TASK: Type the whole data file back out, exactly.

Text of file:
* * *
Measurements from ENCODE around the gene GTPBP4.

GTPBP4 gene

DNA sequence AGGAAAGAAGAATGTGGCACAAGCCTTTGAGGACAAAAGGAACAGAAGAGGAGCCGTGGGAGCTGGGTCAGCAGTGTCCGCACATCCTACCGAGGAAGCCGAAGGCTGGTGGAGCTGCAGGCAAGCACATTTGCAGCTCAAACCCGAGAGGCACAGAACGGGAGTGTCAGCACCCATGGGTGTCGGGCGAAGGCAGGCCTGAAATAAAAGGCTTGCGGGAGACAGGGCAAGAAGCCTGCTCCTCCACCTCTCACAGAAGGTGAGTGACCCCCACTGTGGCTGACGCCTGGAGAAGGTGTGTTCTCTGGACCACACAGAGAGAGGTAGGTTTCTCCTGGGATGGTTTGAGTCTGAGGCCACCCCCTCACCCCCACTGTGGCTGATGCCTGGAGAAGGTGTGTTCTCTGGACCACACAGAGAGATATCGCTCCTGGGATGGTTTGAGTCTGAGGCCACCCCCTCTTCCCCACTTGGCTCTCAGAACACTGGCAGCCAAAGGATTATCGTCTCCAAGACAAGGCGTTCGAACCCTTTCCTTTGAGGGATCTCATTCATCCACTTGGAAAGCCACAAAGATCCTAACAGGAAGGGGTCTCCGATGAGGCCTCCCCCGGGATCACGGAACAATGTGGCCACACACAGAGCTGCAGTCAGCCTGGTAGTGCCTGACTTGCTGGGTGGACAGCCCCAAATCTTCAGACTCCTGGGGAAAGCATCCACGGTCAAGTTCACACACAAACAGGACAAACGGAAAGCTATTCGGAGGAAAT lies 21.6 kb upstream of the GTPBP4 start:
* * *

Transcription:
Measurements from ENCODE around the gene GTPBP4.

GTPBP4 gene

DNA sequence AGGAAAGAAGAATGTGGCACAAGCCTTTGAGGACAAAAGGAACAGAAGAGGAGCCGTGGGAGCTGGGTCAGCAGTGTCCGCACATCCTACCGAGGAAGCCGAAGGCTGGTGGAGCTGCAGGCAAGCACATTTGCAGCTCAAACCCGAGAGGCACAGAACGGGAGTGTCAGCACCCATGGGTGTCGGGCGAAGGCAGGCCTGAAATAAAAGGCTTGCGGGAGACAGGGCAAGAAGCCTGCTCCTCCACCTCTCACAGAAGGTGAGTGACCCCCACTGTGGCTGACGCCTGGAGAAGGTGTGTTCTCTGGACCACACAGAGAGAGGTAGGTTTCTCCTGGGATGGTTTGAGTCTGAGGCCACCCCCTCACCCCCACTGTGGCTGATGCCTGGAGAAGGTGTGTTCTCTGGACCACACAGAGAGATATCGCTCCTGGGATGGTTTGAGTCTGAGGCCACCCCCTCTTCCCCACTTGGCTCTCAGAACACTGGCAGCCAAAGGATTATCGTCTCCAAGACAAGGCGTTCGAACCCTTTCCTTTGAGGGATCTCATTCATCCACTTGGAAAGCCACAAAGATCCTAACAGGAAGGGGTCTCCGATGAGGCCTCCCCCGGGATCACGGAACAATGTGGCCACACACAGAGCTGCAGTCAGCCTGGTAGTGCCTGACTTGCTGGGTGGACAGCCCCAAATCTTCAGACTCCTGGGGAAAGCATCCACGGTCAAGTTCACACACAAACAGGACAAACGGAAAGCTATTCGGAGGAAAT lies 21.6 kb upstream of the GTPBP4 start: